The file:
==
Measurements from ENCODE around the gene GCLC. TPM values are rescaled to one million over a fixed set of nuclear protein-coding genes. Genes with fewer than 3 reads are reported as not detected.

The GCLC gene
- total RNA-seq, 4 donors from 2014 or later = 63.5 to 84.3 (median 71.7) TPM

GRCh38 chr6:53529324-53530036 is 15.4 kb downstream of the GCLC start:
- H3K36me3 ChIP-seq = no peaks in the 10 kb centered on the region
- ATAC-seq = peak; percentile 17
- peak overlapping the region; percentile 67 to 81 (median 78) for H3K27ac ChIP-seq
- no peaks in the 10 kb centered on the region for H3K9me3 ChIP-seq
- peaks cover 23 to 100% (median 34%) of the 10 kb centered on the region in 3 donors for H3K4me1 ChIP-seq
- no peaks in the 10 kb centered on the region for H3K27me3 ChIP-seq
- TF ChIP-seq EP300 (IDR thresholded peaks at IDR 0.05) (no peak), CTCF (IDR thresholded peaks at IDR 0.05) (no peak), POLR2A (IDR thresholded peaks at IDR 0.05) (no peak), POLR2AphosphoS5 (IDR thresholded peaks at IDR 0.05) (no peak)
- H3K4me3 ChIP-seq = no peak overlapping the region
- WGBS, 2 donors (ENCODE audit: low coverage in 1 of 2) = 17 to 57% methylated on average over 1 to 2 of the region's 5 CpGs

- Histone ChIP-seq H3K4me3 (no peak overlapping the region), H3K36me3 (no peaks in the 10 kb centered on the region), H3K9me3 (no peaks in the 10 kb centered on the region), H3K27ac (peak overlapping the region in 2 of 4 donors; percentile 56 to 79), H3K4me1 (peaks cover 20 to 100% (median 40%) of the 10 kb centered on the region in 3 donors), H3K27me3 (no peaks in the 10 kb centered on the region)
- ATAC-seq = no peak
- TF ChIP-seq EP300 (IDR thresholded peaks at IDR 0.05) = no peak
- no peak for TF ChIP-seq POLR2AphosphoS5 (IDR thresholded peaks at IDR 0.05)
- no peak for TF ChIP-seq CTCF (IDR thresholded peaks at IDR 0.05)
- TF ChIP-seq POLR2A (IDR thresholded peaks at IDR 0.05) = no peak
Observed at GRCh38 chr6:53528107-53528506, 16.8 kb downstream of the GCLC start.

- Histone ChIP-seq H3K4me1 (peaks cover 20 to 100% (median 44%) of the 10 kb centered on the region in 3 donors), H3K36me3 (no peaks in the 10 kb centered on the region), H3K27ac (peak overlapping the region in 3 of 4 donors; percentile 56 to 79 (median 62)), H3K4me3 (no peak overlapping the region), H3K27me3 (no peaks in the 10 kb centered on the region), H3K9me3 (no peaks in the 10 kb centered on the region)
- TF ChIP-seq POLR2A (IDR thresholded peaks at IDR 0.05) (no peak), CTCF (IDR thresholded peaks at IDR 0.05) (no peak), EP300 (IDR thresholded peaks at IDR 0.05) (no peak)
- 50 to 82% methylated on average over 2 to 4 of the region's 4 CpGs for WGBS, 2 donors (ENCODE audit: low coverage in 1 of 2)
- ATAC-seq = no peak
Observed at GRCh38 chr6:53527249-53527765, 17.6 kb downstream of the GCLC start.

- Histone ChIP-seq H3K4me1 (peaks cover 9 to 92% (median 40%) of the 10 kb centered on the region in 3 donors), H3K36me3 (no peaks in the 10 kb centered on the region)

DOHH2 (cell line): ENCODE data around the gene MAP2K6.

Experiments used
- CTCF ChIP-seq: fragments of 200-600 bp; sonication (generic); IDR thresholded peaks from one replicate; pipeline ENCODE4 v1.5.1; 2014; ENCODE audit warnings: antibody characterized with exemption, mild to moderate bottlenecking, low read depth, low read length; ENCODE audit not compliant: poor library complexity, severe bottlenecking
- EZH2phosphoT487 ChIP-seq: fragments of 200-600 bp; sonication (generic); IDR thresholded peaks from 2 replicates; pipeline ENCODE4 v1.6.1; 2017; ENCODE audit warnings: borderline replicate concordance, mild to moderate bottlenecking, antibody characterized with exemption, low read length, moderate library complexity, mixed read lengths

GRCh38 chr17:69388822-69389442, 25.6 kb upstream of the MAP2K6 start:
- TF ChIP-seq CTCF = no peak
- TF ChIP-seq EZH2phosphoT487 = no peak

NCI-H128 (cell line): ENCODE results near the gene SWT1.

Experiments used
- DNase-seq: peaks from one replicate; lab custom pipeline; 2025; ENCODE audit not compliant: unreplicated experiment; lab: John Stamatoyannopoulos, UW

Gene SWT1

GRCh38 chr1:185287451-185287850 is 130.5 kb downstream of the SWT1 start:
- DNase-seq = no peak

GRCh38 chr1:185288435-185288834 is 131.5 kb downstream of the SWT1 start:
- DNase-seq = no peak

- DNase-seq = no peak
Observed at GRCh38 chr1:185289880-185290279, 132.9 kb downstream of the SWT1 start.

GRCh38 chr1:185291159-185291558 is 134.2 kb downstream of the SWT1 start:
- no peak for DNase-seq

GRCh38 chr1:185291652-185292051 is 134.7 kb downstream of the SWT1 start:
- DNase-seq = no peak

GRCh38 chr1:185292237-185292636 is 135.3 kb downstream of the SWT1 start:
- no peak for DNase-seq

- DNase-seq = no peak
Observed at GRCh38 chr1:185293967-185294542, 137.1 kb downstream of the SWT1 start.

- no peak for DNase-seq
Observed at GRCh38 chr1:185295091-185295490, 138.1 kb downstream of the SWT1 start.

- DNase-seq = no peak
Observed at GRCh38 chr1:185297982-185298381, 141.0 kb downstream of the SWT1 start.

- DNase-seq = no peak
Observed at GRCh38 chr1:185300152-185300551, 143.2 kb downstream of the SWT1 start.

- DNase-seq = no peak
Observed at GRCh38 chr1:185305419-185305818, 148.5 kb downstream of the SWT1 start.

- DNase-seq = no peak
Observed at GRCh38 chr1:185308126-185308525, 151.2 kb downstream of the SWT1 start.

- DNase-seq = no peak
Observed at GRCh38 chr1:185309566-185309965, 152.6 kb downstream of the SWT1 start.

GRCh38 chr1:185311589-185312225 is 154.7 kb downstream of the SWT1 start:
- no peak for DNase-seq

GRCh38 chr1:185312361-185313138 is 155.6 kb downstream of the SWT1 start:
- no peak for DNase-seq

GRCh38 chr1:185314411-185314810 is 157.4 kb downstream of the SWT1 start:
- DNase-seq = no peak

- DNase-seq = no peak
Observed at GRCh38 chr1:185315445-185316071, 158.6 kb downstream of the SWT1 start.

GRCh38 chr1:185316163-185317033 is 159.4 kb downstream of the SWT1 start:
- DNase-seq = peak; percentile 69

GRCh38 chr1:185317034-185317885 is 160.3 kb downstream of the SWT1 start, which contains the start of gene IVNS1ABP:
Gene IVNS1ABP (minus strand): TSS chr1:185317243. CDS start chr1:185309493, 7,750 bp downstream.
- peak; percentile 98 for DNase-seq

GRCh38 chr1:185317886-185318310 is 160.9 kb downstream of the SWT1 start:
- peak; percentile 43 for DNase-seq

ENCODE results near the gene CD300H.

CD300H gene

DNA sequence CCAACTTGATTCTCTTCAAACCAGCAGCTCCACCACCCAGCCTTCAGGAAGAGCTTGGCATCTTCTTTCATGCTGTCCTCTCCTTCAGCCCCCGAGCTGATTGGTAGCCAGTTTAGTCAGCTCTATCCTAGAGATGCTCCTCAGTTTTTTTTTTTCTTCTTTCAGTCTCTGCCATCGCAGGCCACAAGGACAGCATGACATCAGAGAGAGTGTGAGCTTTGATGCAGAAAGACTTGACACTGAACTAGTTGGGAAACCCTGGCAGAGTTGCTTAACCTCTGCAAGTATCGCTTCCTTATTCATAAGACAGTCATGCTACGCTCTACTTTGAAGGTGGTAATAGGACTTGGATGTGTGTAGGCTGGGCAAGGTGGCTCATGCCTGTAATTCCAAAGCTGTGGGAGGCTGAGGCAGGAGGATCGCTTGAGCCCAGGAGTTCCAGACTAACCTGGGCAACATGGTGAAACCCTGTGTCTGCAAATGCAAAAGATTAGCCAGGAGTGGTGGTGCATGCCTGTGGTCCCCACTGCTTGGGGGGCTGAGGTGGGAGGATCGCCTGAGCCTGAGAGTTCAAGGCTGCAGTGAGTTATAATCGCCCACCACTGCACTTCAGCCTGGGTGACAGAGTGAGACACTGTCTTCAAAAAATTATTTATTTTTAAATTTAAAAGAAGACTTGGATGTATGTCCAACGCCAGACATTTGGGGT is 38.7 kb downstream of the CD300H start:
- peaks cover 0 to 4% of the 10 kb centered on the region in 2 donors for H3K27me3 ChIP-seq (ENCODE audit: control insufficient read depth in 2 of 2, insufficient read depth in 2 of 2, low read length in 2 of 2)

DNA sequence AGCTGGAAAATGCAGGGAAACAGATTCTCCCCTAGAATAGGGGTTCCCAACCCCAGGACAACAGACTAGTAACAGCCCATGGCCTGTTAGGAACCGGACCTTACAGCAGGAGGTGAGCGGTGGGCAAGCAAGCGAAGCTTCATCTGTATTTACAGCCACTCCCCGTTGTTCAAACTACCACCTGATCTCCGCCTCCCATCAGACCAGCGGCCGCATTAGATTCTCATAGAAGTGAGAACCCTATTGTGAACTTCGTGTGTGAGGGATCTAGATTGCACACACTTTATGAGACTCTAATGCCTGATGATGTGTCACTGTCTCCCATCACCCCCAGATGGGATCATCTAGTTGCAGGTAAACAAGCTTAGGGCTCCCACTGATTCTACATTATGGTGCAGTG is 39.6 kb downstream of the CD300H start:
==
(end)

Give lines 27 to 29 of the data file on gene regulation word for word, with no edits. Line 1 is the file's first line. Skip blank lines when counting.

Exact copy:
DOHH2 (cell line): ENCODE data around the gene MAP2K6.

Experiments used
- CTCF ChIP-seq: fragments of 200-600 bp; sonication (generic); IDR thresholded peaks from one replicate; pipeline ENCODE4 v1.5.1; 2014; ENCODE audit warnings: antibody characterized with exemption, mild to moderate bottlenecking, low read depth, low read length; ENCODE audit not compliant: poor library complexity, severe bottlenecking